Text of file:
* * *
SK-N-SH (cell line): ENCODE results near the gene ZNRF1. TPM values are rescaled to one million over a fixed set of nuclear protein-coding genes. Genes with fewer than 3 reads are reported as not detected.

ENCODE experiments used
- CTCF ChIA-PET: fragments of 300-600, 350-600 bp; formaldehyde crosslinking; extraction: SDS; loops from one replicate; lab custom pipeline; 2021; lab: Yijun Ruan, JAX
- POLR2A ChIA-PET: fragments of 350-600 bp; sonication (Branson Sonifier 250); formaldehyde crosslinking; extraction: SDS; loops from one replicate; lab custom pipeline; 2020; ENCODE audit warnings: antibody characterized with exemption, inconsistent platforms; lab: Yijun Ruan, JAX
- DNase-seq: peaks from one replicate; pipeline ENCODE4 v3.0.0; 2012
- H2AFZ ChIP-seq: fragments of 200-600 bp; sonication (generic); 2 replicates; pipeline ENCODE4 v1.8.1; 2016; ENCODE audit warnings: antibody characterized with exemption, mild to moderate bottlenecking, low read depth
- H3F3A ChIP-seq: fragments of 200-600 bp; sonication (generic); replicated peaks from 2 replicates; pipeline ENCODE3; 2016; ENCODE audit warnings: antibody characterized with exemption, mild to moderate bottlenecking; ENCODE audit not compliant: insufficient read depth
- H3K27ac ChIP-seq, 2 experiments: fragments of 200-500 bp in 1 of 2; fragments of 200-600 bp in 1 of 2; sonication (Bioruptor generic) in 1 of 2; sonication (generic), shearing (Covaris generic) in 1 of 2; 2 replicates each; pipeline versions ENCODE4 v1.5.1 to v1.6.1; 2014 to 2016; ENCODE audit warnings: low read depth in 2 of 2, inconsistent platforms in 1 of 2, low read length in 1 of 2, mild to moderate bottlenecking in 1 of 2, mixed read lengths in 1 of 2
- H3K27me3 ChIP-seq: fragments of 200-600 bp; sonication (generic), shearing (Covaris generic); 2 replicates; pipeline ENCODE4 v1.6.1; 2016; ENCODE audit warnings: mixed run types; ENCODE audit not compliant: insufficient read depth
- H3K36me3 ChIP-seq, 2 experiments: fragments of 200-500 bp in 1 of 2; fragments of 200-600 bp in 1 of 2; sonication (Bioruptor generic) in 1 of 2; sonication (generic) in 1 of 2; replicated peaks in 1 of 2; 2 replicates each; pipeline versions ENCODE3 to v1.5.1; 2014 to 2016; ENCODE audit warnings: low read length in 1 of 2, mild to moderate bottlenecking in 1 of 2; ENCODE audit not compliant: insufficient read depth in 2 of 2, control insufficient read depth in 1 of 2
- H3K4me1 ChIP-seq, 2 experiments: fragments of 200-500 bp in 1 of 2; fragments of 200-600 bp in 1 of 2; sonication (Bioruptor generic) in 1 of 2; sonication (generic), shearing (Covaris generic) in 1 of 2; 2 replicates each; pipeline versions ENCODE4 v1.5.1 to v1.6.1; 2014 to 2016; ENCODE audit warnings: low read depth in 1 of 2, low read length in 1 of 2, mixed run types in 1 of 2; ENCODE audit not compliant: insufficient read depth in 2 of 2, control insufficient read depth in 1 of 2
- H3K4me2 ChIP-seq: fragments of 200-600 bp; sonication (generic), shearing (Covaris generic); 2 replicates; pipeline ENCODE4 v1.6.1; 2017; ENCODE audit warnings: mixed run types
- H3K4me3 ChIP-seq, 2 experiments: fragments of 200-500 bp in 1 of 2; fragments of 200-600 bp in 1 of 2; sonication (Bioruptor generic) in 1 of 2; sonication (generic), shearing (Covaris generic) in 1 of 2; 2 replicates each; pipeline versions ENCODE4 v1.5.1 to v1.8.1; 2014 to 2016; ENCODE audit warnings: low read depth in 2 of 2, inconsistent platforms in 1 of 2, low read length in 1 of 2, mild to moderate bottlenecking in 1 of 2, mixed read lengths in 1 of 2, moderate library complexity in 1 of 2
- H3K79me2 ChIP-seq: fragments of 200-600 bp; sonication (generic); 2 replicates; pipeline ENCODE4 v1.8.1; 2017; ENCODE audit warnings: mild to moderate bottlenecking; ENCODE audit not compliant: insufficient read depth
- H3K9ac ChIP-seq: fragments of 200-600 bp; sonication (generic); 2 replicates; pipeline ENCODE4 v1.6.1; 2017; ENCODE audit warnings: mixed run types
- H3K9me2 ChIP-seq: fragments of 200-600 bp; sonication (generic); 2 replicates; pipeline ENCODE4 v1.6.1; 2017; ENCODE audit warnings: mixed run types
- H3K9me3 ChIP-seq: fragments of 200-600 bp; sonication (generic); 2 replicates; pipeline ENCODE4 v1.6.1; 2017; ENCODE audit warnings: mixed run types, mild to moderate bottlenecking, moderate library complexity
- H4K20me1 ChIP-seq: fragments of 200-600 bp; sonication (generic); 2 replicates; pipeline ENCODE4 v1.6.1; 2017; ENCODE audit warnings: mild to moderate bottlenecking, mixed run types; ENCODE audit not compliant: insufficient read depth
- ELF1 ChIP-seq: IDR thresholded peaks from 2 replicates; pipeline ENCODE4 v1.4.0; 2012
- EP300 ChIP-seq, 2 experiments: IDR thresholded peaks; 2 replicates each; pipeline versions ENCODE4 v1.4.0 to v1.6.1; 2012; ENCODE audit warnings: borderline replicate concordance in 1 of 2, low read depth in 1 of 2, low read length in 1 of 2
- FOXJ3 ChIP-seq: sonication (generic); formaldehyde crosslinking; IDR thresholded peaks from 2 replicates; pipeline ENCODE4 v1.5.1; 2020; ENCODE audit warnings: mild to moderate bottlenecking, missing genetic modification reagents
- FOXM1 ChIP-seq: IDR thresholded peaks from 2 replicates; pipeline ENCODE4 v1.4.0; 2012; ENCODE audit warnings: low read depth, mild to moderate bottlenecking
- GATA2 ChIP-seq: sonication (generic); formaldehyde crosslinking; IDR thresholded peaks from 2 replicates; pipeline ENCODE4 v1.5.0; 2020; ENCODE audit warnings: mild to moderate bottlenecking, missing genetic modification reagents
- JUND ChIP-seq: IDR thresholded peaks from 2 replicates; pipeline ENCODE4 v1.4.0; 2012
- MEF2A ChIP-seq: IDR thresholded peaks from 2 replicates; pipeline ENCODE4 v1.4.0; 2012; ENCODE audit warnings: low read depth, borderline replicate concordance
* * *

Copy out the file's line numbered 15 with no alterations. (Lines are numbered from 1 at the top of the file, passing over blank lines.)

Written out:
- H3K9ac ChIP-seq: fragments of 200-600 bp; sonication (generic); 2 replicates; pipeline ENCODE4 v1.6.1; 2017; ENCODE audit warnings: mixed run types